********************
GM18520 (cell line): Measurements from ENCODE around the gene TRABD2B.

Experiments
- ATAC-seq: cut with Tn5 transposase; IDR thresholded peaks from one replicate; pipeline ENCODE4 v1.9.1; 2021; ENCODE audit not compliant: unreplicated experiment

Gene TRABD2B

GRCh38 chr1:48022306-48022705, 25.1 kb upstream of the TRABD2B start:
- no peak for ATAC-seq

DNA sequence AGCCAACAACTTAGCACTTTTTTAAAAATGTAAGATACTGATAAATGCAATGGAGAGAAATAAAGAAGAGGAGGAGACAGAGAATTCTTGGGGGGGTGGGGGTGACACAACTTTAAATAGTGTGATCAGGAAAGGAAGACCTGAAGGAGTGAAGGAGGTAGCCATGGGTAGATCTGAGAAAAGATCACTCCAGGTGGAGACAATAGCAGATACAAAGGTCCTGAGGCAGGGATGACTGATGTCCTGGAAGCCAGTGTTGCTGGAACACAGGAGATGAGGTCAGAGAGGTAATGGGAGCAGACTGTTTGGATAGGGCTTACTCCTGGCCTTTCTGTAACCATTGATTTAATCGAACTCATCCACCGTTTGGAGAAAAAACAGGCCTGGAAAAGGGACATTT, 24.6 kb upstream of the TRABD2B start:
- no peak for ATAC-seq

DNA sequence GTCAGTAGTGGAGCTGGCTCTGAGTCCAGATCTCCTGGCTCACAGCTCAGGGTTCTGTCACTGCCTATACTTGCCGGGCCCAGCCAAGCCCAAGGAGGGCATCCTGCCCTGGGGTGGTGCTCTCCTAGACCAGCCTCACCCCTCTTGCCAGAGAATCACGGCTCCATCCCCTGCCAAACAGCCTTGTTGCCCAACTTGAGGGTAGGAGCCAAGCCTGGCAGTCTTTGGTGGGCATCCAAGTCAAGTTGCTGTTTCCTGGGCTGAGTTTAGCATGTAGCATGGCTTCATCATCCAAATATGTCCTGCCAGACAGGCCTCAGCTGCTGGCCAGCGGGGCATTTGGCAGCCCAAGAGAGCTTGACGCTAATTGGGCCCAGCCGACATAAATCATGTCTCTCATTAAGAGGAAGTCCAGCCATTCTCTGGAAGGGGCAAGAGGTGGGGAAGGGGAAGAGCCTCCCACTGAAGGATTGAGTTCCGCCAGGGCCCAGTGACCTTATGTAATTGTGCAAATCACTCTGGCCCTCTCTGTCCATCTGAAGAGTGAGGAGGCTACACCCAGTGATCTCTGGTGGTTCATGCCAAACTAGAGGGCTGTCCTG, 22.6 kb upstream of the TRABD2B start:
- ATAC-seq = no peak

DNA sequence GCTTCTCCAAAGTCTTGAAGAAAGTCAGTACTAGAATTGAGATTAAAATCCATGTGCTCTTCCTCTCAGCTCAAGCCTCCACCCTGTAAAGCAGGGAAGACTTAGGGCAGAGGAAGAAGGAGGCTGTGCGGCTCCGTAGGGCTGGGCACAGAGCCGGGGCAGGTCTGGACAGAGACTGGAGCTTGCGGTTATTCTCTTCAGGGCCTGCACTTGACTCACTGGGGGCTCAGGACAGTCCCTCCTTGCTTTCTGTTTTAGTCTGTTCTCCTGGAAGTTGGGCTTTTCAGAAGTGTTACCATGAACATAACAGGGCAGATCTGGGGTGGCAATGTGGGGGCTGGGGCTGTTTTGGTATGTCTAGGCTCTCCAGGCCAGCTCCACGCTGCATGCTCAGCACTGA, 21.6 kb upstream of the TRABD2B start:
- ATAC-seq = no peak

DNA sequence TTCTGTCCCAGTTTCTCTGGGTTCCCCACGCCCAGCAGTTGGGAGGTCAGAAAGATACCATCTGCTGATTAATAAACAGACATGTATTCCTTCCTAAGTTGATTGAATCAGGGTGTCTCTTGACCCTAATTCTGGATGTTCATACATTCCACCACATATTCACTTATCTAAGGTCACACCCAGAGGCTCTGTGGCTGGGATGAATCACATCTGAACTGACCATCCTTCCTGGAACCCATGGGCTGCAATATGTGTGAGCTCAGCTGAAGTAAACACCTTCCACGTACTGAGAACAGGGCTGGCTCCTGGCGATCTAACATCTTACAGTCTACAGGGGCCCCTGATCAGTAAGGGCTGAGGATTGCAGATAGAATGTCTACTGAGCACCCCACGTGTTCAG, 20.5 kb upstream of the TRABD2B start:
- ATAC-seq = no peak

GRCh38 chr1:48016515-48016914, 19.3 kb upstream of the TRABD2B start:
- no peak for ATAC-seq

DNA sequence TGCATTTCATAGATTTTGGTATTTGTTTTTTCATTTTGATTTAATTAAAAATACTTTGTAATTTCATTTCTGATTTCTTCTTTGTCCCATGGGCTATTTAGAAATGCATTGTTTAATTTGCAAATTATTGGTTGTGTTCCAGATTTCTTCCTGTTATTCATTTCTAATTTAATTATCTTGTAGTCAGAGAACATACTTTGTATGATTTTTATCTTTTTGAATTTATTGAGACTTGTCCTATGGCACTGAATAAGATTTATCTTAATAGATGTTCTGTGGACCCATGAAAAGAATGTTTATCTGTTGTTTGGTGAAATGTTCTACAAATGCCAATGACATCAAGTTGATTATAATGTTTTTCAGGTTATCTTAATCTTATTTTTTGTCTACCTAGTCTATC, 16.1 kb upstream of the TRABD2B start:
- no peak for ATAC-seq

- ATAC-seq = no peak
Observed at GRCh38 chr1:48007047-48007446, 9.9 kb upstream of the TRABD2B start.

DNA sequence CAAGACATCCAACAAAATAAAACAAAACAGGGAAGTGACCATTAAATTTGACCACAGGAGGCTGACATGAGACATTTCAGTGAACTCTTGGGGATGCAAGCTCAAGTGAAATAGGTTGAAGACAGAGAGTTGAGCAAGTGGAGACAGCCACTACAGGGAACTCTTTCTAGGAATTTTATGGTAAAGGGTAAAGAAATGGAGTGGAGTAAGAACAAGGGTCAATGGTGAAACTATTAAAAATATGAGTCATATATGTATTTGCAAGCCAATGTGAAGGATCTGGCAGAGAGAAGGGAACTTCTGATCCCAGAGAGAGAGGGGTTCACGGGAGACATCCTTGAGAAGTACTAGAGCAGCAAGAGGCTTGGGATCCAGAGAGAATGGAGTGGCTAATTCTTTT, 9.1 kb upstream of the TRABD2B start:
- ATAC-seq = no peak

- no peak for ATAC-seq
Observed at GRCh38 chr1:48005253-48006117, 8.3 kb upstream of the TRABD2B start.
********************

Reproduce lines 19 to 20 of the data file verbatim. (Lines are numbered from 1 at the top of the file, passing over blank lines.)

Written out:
- ATAC-seq = no peak
Observed at GRCh38 chr1:48007047-48007446, 9.9 kb upstream of the TRABD2B start.